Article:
Diagnose Sprain Injuries in MVA Cases With Dynamic X-Rays (Pt. 1)
Am I the only person to notice hospitals are doing a seemingly insufficient job lately in their initial radiological workup of motor vehicle accident (MVA) victims?
The 2015 Nobel Prize Shines a Spotlight on TCM Research
Traditional Chinese Medicine continues to make it's presence felt on the world stage as the 2015 Nobel Prize in Physiology or Medicine was jointly awarded to William C. Campbell and Satoshi Omura for their work on combating parasites and YouYou Tu for her discoveries in combating Malaria.
Cold and Flu Season: Expanding the Repertoire
As we move into the winter months, it is important for clinicians to have a solid working knowledge of effective herbal protocols for treating and managing clinical cold and flu presentations.
The Concussion-Subluxation Complex
In the Aug. 1, 2014 issue of Dynamic Chiropractic, I reviewed some of the literature demonstrating the role of the chiropractic adjustment in post-concussive care.
Building Community: A New Way to Socialize Your Practice
Social Media can seem like a slippery slope when, in fact, it is fairly easy to understand. With social media platforms, you can connect with current and potential new clients, build strong customer loyalty and increase brand awareness.
March, 2009, Vol. 09, Issue 03
Back Pain: Often a Pain in the Gluteus Medius
By David Kent, LMT, NCTMB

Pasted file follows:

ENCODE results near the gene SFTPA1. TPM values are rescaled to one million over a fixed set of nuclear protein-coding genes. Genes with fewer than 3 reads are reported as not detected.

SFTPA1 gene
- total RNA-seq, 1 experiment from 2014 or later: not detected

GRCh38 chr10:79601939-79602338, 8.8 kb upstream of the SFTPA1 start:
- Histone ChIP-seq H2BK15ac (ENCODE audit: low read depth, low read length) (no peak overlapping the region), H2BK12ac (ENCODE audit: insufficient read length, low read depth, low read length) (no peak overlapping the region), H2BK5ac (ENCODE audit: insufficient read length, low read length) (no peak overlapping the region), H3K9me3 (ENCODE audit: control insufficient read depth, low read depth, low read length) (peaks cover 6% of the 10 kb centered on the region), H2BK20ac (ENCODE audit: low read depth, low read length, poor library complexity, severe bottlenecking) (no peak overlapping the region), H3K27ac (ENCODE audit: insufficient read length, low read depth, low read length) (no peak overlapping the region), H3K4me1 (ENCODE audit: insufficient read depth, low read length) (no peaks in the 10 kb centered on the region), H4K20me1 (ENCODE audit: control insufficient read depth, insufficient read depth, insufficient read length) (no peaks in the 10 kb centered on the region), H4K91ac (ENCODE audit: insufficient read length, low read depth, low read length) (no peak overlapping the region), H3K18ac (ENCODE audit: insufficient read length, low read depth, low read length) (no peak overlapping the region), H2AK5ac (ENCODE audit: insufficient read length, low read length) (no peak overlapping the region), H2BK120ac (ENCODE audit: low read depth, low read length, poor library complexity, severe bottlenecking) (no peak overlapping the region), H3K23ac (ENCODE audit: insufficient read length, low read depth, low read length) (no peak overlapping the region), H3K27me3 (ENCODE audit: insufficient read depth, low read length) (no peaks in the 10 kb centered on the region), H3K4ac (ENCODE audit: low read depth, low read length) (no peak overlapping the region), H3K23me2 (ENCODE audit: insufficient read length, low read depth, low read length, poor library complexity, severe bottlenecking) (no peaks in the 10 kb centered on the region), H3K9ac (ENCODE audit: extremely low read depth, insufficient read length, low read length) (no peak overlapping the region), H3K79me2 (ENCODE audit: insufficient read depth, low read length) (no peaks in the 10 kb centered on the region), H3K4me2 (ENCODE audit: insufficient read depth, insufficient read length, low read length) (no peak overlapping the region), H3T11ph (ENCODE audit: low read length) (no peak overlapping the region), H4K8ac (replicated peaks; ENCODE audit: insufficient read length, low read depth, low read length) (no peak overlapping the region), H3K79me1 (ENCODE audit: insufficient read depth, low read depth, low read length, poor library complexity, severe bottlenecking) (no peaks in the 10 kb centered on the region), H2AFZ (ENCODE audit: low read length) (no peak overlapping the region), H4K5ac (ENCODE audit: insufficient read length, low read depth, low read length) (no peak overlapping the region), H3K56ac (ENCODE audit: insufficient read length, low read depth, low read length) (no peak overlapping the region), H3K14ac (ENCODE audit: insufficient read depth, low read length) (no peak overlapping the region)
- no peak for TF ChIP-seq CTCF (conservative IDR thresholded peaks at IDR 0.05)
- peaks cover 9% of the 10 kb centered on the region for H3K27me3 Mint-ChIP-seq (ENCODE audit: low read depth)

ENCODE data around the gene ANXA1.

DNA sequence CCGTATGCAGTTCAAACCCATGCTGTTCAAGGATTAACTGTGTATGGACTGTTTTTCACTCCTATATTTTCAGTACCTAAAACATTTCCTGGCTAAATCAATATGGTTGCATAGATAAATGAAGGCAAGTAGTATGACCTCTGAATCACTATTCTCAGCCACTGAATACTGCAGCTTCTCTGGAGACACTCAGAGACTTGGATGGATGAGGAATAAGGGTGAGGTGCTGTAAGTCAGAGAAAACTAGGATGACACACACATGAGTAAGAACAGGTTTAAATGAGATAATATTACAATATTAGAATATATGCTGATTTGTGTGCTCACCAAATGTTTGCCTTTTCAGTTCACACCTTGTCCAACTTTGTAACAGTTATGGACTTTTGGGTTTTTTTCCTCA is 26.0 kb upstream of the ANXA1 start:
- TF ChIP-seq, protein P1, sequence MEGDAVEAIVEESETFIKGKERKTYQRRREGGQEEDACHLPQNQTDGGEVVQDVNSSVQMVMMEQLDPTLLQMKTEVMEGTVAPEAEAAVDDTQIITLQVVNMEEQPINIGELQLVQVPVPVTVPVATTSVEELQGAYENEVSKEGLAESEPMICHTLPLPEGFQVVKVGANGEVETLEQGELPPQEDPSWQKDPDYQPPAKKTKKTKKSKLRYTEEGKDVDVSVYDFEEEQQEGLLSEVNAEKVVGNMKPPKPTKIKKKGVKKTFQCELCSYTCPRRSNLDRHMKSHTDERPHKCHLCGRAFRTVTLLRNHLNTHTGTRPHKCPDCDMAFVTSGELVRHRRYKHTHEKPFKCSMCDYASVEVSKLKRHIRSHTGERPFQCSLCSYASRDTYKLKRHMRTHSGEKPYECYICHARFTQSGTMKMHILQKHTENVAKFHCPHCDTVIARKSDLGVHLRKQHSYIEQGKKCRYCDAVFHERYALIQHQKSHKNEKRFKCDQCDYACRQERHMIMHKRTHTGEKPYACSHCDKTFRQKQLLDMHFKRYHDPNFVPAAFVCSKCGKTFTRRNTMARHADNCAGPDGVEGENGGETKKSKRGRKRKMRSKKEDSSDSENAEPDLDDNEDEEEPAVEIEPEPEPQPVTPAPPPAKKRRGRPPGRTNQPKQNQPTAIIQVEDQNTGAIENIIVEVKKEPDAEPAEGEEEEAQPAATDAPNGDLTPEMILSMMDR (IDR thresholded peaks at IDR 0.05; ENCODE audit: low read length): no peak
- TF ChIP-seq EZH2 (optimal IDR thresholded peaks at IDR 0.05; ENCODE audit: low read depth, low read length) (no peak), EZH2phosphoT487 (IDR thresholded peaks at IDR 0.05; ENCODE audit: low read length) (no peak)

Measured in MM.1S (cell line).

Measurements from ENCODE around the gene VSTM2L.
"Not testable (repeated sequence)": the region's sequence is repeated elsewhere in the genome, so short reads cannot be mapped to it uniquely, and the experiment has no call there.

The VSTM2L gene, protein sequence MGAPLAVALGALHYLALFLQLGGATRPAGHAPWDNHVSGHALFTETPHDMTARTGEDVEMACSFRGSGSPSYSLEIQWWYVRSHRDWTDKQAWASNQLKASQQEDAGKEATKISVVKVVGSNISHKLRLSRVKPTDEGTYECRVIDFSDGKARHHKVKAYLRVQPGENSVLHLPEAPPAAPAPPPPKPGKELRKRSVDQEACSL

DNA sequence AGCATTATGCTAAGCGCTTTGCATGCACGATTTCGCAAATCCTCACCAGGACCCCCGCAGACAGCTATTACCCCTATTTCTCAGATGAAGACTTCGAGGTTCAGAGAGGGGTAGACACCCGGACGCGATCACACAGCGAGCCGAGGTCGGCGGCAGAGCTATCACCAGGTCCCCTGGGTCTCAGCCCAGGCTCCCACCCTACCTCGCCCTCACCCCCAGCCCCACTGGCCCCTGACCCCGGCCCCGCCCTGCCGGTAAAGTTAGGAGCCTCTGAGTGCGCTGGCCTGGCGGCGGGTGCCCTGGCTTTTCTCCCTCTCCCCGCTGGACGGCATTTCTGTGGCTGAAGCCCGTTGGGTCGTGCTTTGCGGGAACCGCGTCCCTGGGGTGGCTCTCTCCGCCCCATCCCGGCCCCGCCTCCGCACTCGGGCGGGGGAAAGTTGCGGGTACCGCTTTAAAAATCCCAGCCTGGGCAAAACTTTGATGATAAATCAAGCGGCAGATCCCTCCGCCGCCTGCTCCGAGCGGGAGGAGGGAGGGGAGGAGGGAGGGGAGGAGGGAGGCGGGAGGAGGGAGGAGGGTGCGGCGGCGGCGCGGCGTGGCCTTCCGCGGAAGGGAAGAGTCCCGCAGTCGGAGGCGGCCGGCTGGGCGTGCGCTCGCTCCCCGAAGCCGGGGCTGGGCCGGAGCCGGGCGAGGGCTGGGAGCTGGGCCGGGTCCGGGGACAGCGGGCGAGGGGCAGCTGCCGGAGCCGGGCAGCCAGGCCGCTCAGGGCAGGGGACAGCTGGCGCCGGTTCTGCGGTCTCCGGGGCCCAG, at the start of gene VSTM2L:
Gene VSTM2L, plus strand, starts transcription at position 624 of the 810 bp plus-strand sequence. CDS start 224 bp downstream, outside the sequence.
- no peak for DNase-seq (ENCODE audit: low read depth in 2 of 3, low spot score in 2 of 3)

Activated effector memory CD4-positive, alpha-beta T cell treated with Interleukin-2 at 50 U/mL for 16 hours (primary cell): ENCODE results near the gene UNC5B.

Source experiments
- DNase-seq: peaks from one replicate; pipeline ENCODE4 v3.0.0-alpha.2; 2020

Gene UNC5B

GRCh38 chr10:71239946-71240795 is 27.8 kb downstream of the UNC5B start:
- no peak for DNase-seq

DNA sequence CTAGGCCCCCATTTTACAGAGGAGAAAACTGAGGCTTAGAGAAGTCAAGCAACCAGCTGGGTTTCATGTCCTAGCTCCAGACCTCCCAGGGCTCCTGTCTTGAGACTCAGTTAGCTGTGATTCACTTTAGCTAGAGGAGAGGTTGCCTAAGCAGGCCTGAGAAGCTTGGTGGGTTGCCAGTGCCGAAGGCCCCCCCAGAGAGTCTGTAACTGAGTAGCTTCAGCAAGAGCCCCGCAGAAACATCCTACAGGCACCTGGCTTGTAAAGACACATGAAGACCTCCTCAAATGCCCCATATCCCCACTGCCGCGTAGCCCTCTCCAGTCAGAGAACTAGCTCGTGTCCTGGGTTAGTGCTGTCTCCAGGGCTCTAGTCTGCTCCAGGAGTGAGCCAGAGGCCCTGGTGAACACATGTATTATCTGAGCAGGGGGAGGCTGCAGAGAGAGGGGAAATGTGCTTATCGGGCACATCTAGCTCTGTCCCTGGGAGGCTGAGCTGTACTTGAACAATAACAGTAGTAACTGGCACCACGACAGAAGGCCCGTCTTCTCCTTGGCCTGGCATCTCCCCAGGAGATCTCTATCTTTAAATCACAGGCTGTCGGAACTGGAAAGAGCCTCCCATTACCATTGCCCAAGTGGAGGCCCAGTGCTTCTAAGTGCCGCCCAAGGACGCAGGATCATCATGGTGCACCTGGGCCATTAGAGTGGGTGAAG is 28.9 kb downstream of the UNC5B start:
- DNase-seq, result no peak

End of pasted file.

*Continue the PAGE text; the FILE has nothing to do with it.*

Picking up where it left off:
Each week, I treat several clients who complain of "low back pain." For many patients, however, the primary cause of their pain is not the lower back but the gluteus medius muscle. No matter what kind of massage practice you have, a great deal of your success will depend on how quickly you are able to determine the origin of a patient's complaint and your ability to produce measurable results. This article will review some ways to identify when the gluteus medius muscle is responsible for causing pain.
The gluteus medius muscle lies superficial to the gluteus minimus muscle and deep to the gluteus maximus muscle. Proximally, it attaches along the external surface of the ilium between the anterior and posterior gluteal lines. Distally, it attaches to the lateral surface of the greater trochanter of the femur. (See Figure 1) The gluteus medius muscle "abducts the hip joint; the anterior fibers medially rotate and may assist in flexion of the hip joint; [and] the posterior fibers laterally rotate and may assist in extension."1 It also helps to keep the pelvis level when the opposite leg is raised during activities such as walking, running, or standing on one leg.
Intake and History
The first step to designing and implementing an effective treatment plan is to understand the client's medical history and current circumstances. Utilizing health history intake forms will help you gather the appropriate information; they will also reveal important factors that could be relevant to a patient's condition.
Using pain scales to document a client's pain patterns are beneficial, as well. Ask the client to color the diagram form illustrating where on the body he/she experiences pain. Then ask the client to add modifiers that adequately describe the pain, followed by a number from 1-10 to rate its intensity. (See Figure 2) This diagram provides a helpful visual tool that you can reference during the session. You will also see how pain patterns often match common trigger point patterns, which are discussed in more detail below. (Read "Charting Your Progress: Visuals for Success," Massage Today February 2008.)